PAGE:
Candidates go on the attack as polls open early

Bush, Kerry trade charges on Iraq, war on terrorism

Election 2004

October 19, 2004|By David L. Greene and Julie Hirschfeld Davis | David L. Greene and Julie Hirschfeld Davis,SUN NATIONAL STAFF

MARLTON, N.J. - As polls opened for early voting in Florida and three other states, President Bush tapped memories of Sept. 11 to unleash his harshest attack yet on John Kerry's foreign policy yesterday, accusing the senator of being weak-kneed and unreliable in protecting the country and fighting terrorism.

"What is his strategy, his vision, his answer?" Bush asked supporters in this Philadelphia suburb. "Is he content to watch and wait as anger and resentment grow for more decades in the Middle East, feeding more terrorism until radicals without conscience gain the weapons to kill without limit?"

Kerry counterpunched, accusing Bush of "arrogant boasting" about success in Iraq and of once saying that he was "not that concerned" about hunting down al-Qaida leader Osama bin Laden.

"The bottom line, Mr. President: Your mismanagement of the war has in fact made Iraq and America less safe and less secure than they could have been and than they should have been today," Kerry said in Tampa, Fla.

The sharp exchange came as early voting began in Florida, Colorado, Arkansas and Texas.

In Florida, where hanging chads became emblematic of the disputed 2000 election, there were some hitches. Officials have promoted early voting as a way of avoiding long lines Nov. 2, but Floridians waited more than two hours yesterday at some sites to cast ballots.

In Broward County, which includes Fort Lauderdale and has the state's largest number of registered voters, a computer breakdown slowed voting to a crawl at roughly half of the 14 polling places that will be open for the next two weeks. A lengthy ballot, which includes several state constitutional amendments, also made voting time-consuming for many.

Don Stickling, 40, a salesman from Lighthouse Point, complained about the line outside the public library in Pompano Beach, where dozens of voters waited up to an hour and a quarter to use one of three touch-screen machines. The Kerry supporter said he made up his mind about the presidential contest a long time ago and decided to vote early "just to get it over with."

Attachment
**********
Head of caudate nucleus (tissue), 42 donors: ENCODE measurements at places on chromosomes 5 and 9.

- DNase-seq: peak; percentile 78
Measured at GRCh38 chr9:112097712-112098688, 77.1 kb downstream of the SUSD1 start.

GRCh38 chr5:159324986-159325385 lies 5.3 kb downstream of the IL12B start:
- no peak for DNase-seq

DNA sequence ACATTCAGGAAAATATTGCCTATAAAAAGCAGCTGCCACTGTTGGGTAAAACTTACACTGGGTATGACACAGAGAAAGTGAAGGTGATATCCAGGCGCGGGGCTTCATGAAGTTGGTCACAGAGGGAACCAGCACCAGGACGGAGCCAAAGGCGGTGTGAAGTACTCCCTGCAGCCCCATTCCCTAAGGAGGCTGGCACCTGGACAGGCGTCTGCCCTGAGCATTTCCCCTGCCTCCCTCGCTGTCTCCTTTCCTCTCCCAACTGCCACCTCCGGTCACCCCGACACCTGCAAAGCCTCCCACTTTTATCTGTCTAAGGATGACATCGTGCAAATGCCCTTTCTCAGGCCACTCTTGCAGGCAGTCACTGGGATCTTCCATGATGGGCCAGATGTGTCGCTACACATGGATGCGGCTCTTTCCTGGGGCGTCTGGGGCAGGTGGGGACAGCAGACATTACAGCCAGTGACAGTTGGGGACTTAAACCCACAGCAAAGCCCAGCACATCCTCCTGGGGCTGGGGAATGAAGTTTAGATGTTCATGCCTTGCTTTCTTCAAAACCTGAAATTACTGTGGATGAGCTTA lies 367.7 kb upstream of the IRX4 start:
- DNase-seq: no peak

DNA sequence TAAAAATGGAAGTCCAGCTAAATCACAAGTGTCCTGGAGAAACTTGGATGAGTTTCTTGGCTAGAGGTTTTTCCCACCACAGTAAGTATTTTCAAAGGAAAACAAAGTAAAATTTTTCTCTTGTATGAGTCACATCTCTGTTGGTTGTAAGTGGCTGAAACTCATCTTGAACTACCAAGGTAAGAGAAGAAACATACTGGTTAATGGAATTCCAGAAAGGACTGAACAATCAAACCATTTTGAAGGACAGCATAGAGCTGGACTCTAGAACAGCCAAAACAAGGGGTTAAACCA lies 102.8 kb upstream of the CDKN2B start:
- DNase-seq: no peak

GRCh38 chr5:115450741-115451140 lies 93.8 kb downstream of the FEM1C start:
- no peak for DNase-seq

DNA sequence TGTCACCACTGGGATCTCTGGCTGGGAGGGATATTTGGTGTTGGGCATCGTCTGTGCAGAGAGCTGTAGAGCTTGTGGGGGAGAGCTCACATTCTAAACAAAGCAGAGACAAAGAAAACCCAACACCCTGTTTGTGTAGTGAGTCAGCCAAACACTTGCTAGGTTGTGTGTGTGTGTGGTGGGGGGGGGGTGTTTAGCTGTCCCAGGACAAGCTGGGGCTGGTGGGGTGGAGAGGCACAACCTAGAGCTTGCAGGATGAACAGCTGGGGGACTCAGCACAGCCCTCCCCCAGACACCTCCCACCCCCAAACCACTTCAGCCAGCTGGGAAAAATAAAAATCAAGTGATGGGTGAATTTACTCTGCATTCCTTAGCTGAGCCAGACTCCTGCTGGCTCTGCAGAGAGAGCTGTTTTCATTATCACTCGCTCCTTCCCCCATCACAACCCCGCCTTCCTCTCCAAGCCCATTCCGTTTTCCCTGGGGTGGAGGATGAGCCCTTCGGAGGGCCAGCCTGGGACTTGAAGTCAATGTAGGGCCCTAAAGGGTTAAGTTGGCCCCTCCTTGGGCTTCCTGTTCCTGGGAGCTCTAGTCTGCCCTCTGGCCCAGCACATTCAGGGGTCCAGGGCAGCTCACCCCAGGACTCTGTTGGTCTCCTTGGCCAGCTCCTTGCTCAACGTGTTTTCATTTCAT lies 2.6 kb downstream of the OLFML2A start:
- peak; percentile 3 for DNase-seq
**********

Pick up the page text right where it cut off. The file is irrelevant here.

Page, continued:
Kerry's Florida swing was timed to coincide with the start of early voting.

"If you vote early now, we don't have to stay up late on Tuesday night, Nov. 2," he told a crowd at the Century Village retirement community in West Palm Beach.

Bush flew to Florida to campaign late in the afternoon. Aides had said that Bush would be making his attacks on Kerry more personal, more about the man than about specific policies. Indeed, while ripping Kerry's Senate record on national security, Bush accused his opponent of choosing "the easy path of protest and defeatism" and said he "flip-flopped his way to a dangerous position."

"The first presidential election since Sept. 11" comes down to a choice, Bush said. "Will we make decisions in light of Sept. 11, or continue to live in the mirage of safety that was actually a time of gathering threats?"

Bush accused Kerry of taking a lax attitude toward terrorism that is "no way to protect our country." And he scorned the senator for casting Iraq as a diversion. Bush insisted that if terrorists were not battling U.S. forces there, they would be plotting attacks elsewhere.

"Does Senator Kerry think they would be leading peaceful and productive lives?" Bush asked an audience of supporters at a recreation center.

Kerry aides said Bush distorted many of the Massachusetts Democrats' positions, including his assertion that Kerry opposes pre-emptive military strikes. In a statement, Kerry's running mate, Sen. John Edwards of North Carolina, called Bush's speech "one last stand to con the American people into believing that he is the only one who can fight and win the war on terrorism."

Kerry told a packed auditorium at the Tampa Bay Performing Arts Center that the bloody violence in Iraq shows that Bush lacked a blueprint for victory before he went against the will of much of the world and launched an invasion of Iraq that has parts of that country still mired in chaos.

In his stinging criticism of Bush's handling of Iraq, Kerry referred to a Washington Post article yesterday that quoted a letter last winter from Army Lt. Gen. Ricardo S. Sanchez to the Pentagon that said poor supplies were threatening combat operations.

"Despite the president's arrogant boasting that he's done everything right in Iraq, and that he's made no mistakes, the truth is beginning to come out and it's beginning to catch up with him," Kerry said.

Yesterday's punches and counterpunches were not restricted to foreign policy. Before landing in New Jersey aboard Air Force One, the president in an interview with the Associated Press accused his opponent of "shameless scare tactics" by saying that Bush planned to reinstate the military draft and privatize Social Security.

Bush said the nation would be "on alert" for a possible terrorist strike before Election Day.

"We have no specific threat information on that. Otherwise, we would have let people know," Bush said. "The United States and other countries have been concerned about the possibility of an election-related terrorist strike ever since the Madrid bombings."

Julie Hirschfeld Davis reported from Tampa, Fla. Sun staff writer Paul West, who reported from Pompano Beach, contributed to this article.

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